After 'bulking up' your food waste is taken to the Anaerobic Digestion (AD) facility near Basingstoke.
We collect about 12 articulated lorry loads per month, this is about 250 tonnes.
This plant uses the AD process to divert organic waste from landfill to create renewable energy. AD is a series of natural biological processes whereby organic waste material – known as feedstock – is broken down by micro-organisms and converted into energy, known as biogas (a mixture of carbon dioxide and methane).
The organic matter delivered to the facility is weighed at the weighbridge.
Lorries tip their load into a designated tipping area. All received material is inspected and any unsuitable items will be removed before the organic matter is sent to the digesters.
The organic matter is shredded and fed into the digestion process. From this point forward, it is entirely contained within sealed pipework and tanks.
The process is closely monitored in the laboratory.
The digesters are completely sealed to create an oxygen free environment needed for the process bacteria to thrive. This also means that this part of the process is completely dust and odour free. Each digester is fed by a pumped pipework system. Within the digestion tanks, material is digested at around 55°C to produce biogas and a compost-like product. The digestion process takes around a month; after which the gas will be extracted from the waste.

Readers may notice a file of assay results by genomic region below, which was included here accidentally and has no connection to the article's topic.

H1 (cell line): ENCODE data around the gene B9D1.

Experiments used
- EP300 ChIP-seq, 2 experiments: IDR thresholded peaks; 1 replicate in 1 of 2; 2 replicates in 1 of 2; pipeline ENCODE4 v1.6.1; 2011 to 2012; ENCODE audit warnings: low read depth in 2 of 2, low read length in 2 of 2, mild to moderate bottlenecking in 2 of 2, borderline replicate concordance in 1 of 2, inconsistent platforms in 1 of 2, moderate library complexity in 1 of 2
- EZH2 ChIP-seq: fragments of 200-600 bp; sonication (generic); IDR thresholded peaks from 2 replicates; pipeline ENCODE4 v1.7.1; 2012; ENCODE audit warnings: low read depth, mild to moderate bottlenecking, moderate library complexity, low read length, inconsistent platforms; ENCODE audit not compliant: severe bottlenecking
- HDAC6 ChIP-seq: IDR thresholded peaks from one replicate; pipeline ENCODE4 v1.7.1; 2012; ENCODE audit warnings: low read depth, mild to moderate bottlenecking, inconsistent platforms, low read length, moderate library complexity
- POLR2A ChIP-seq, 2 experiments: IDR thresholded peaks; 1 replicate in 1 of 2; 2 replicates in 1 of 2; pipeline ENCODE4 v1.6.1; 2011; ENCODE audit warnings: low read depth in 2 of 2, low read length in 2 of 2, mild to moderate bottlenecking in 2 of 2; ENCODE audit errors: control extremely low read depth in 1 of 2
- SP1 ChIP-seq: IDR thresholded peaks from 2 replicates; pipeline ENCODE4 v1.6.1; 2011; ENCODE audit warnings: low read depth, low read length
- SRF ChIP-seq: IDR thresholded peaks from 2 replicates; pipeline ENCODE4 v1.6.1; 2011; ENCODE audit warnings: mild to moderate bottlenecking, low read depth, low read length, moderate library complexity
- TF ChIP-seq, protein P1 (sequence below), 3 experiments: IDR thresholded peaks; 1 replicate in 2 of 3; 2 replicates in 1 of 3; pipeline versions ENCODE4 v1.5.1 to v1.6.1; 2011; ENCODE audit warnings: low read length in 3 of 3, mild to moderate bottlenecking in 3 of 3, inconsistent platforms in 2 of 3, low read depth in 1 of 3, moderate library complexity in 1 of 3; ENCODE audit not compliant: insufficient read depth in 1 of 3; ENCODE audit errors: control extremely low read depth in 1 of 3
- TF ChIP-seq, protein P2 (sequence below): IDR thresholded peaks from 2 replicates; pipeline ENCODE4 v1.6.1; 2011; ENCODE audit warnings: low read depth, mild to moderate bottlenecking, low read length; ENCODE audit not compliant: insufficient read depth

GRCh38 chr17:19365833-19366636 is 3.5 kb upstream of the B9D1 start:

After digestion, the material is pasteurised to ensure that all pathogens and undesirable bacteria are killed. At the end of the process a highly nutritious and safe product remains, known as digestate. The entire process is monitored, tested, controlled and optimised using a range of sensors within each stage of the process.
Biogas produced from the digestate process is extracted from the top of each digester and taken to a Combined Heat and Power (CHP) unit, where it is used to generate renewable energy. The CHP unit consists of a gas engine connected to an electrical generator, which sits inside a noise insulated containerised unit. This process generates heat, which is captured for use on site for space heating or in neighbouring buildings. The electricity generated provides on-site power required for the plant, with the majority sent to the local electricity network.
The Basingstoke AD facility generates 1.5 MW of electricity, enough to power as many as 3,000 UK homes, by processing up to 40,000 tonnes of food waste per year which would otherwise go to landfill.
At the end of the process, a stable, nutrient-rich biofertiliser is created. The process meets stringent requirements for the production of quality biofertiliser from Anaerobic Digestion, including those required by the Environment Agency and ABPR (Government regulations for animal by products).